Twelve brands in the fashion and textile industries are trying to forge ahead in sustainability by creating a circular model for commercial production.
Funded by the European Union and dubbed the “New Cotton Project,” the consortium of labels, manufacturers, research institutes, innovators and suppliers has been formed to demonstrate how circular fashion and sustainability can be achieved.
In the European Commission’s EU Circular Economy Action Plan, the importance of making sustainable products more attainable, reducing waste and leading global efforts on circularity are highlighted. These efforts are seen as essentials for Europe to drive sustainable growth. The EU-funded New Cotton Project includes partners from Finland, Sweden, Portugal, Germany, The Netherlands, Slovenia and Turkey. Together they are implementing a circular model for the textile industry. The program has received more than $8 million in funding from the European Union’s Horizon 2020 research and innovation program under a grant agreement.
For three years, textile waste will be collected, sorted and repurposed into Infinited Fiber Company’s cellulose-based textile fibers. Infinited Fiber Company’s cofounder and chief executive officer Petri Alava noted that “the enthusiasm and commitment with which the consortium have come together to work toward a cleaner, more sustainable future for fashion is truly inspirational.”
The regenerative technology involves converting shredded textiles to cellulose carbamate fibers. While Infinited Fiber is leading the consortium with its patented technology to regenerate cellulose-rich textile waste into cotton-like fibers, manufacturers Inovafil, Tekstina and Kipas will use the regenerative fibers to make yarns, woven fabrics and denim, respectively.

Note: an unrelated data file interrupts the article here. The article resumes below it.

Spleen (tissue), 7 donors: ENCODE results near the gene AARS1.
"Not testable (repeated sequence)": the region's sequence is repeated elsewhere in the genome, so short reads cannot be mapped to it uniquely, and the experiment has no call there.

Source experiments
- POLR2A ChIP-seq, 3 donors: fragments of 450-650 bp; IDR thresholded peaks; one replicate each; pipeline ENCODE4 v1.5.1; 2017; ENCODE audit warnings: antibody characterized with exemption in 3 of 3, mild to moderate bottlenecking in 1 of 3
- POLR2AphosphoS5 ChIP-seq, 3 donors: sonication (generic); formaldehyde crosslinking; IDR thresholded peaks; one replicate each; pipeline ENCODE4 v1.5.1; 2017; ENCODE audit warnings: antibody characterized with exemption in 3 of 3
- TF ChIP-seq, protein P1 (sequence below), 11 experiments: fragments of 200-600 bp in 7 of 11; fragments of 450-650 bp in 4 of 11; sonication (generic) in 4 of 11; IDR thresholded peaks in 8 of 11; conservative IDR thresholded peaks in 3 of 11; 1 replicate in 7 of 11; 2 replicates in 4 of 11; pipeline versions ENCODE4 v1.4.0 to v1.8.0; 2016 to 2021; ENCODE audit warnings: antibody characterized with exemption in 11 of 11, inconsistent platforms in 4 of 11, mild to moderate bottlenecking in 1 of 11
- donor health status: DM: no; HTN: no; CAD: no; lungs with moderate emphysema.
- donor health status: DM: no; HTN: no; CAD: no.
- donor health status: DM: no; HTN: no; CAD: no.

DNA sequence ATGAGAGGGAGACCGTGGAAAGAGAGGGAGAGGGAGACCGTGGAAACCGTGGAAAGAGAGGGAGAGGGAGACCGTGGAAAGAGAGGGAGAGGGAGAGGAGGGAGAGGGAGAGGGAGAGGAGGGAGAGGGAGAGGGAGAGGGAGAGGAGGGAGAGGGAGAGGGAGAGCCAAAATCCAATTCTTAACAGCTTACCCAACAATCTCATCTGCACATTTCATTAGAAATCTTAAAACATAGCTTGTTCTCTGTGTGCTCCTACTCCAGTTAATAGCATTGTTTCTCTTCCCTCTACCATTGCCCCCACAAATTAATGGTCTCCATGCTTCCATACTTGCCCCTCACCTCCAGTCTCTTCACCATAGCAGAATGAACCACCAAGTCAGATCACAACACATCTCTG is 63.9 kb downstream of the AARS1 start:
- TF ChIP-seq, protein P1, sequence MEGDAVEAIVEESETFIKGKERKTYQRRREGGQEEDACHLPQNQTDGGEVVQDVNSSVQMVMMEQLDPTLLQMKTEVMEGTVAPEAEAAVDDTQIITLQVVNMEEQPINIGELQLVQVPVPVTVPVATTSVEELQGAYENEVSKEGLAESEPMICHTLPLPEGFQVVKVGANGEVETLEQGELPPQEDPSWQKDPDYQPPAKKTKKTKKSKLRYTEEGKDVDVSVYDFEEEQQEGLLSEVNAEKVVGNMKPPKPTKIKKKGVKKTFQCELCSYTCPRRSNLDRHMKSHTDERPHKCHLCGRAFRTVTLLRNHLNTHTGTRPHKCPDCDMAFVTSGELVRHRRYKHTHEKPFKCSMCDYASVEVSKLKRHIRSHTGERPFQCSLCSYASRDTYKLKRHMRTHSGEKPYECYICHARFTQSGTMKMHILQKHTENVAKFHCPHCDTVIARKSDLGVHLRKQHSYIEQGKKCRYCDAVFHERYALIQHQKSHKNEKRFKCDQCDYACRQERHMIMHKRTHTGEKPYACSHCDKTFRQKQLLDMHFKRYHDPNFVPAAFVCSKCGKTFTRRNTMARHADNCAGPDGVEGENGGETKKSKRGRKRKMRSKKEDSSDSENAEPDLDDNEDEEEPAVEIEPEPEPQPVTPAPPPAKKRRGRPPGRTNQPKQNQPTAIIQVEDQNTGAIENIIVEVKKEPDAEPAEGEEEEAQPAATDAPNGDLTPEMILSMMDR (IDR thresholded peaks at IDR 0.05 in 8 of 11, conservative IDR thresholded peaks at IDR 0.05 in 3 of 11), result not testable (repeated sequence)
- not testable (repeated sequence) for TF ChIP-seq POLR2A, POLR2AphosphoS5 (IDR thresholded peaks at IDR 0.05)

Adidas and companies in the H&M Group will make and sell clothing made from the fabrics. Adidas is also tracking feedback from consumers and is developing a take-back program to reintegrate returned apparel back into the loop.
To illustrate the need for this new venture, supporters of the New Cotton Project made the point that most of the environmental problems in the textile industry are due to the raw materials used, such as cotton and fossil fuel-based fibers like polyester and viscose. In unveiling the project on Tuesday, organizers of the New Cotton Project noted that fashion brands are producing twice as much apparel as they did 20 years ago.
An apparel take-back program will be set up to collect clothing that can no longer be worn in order to use it for the regenerative process to create new fibers.
The New Cotton Project makes good on the EU’s priority to achieve circularity in the textile industry, and also highlights the great need to accelerate development of technologies that design and produce sustainable and circular bio-based materials.
It also involves the analysis and insights from academic institutions. Finland’s Aalto University plans to study the new ecosystem and circular business models to help pinpoint what would be the most effective business model for the project. Frankenhuis will sort and pre-process the textile waste, and South-Eastern Finland University of Applied Sciences will create a tech solution for the continuous processing of textile waste fibers for pre-treatment. On another level, REvolve Waste will collect and manage data on textile waste to estimate feedstock availability in Europe and to define the grade of the used textile waste.
The Amsterdam-based Fashion For Good will handle training, oversee the communications for the project, handle branding, disseminate information and help in other capacities with support from Aalto University and Infinited Fiber.